Systems Virology Group

Identification of interferon stimulated genes that restrict cross-species transmission of influenza A virus

The Grey lab has developed libraries of interferon (IFN) stimulated genes (ISGs) from pigs and chickens to examine the factors involved in the cross-species transmission of influenza A virus (IAV).

ISGs shared between species
ISGs shared between species

While the antiviral nature of IFN has long been documented, the specific mechanisms of how IFN inhibits different viruses is poorly understood. Recently, more than 500 human genes induced by IFN have been individually cloned, allowing overexpression and investigation of their effects on multiple viruses. This has proven to be a particularly powerful approach, resulting in significant discoveries on the action of IFN in human cells.

We are currently generating similar libraries of pig and chicken genes upregulated by IFN to evaluate their effects on IAV. This major pathogen affecting many species, including humans, pigs and chickens. Seasonal epidemic outbreaks cause significant disease and death in humans, while pandemic outbreaks pose more catastrophic consequences as reflected by the 1918 Spanish Flu outbreak that resulted in more than 40 million deaths. Outbreaks of "bird flu" and "swine flu" result in large scale food production losses, resulting in severe strain on the world economy.

The natural host of IAV is aquatic birds, like ducks, where the virus causes few signs of disease. However, IAV is able to jump to new species, where it can cause more severe symptoms. The occurrence of viral jumps from one species to another is relatively rare due to the difficulty of adapting to a new species. The host IFN response represents a major barrier to these events.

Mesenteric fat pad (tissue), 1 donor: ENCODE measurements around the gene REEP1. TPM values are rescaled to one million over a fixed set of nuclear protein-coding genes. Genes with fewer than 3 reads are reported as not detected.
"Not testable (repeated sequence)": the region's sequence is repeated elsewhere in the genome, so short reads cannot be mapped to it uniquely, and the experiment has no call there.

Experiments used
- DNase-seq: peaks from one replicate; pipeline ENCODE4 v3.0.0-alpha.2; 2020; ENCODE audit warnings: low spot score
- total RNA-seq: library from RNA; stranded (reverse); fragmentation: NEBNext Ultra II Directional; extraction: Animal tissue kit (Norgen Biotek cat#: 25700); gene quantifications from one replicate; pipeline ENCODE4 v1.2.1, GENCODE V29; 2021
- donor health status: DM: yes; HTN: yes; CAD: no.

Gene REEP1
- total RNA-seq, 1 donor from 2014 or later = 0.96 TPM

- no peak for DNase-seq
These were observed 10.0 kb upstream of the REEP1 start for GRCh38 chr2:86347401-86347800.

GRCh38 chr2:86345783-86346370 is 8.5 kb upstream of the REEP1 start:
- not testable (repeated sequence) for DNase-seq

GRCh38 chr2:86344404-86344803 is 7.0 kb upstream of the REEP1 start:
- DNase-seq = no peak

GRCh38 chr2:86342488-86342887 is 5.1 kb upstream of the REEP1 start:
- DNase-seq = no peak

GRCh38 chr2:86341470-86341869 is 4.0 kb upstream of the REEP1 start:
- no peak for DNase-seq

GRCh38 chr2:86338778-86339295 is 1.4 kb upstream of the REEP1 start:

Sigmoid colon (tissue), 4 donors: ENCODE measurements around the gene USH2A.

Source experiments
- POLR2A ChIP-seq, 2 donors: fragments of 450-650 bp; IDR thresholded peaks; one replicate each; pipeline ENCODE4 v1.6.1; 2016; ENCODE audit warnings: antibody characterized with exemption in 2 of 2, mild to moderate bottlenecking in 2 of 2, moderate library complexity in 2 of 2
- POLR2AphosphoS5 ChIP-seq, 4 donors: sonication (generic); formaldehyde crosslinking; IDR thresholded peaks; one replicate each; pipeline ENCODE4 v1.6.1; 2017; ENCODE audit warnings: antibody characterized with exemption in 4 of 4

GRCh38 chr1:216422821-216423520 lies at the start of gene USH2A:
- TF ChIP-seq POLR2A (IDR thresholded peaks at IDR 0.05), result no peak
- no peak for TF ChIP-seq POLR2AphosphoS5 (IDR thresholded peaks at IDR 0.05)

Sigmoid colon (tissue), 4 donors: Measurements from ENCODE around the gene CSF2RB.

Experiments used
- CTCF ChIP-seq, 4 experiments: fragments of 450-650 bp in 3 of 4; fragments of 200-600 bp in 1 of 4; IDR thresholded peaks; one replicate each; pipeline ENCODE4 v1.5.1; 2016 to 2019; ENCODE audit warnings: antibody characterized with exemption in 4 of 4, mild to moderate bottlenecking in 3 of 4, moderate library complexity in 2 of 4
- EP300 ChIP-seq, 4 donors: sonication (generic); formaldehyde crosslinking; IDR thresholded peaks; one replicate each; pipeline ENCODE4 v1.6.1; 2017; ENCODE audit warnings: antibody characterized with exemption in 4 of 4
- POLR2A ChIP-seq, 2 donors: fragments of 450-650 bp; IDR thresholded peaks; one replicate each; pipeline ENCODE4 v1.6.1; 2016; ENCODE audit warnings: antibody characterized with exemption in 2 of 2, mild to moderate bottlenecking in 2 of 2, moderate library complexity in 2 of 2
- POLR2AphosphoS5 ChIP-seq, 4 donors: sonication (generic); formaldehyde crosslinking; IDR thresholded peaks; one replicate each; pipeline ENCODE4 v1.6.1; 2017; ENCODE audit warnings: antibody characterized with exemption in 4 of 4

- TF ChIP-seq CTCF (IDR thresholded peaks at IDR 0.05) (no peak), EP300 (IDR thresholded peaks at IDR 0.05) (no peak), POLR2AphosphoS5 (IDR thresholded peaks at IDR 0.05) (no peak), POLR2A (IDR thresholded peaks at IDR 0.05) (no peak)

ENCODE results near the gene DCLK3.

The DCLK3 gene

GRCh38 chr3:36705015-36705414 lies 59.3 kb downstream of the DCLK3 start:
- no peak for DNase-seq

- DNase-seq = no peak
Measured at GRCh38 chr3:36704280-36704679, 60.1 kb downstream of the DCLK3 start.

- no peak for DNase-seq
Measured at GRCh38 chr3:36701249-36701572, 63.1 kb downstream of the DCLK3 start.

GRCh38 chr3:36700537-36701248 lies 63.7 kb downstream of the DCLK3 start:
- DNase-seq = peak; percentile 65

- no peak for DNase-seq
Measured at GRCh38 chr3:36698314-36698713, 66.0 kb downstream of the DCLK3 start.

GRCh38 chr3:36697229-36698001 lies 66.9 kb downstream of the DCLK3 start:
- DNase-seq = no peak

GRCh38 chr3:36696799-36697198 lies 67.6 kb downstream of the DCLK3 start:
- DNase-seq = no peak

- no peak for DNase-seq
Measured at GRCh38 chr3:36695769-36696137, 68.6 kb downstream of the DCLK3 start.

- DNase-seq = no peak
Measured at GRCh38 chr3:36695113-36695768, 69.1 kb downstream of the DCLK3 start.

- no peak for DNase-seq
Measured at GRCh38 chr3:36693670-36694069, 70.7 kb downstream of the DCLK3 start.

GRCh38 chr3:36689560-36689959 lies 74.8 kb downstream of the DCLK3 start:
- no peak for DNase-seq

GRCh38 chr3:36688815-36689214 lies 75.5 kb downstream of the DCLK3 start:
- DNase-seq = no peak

IFN is a protein released by cells in response to a virus infection. Once secreted, IFN binds to receptors of surrounding cells and triggers production and activation of hundreds of antiviral genes. Viruses that are well adapted to the host cell have evolved multiple mechanisms to counteract the IFN response, enabling efficient virus replication. However, these counter-measures can be less effective when the virus jumps to a new host, due to evolutionary divergence of antiviral genes. For a virus to successfully jump to a new species it must adapt through mutation of its genome to counteract the host IFN response, allowing efficient replication and ultimately spread through the population.

Influenza virus transmission between species
Influenza virus transmission between species

While much work has focused on understanding the IFN system in human cells, less attention has been paid to other species. The flow of IAV between poultry, pigs and humans underlies pandemic outbreaks by aiding exchange of genetic material between viruses adapted to these species. Understanding the IFN response in pigs and chickens and the viral adaptations required when switching between these hosts is therefore crucial to evaluating the pandemic risks associated with specific strains of IAV.

In addition, we will evaluate the inhibitory effects of these genes in cross-species studies, by overexpressing antiviral genes from one species, in the cells of another, to determine their ability to inhibit strains of IAV adapted to specific host species. We predict that these studies will significantly contribute to our understanding of the IFN response in pigs and chickens, identify genes that are important for inhibiting IAV replication in pigs and chickens and identify IFN genes that represent barriers to IAV jumping from one host species to another. Finally, the generation of these libraries will also be highly valuable for future studies on how the IFN response effects other important pig and chicken pathogens.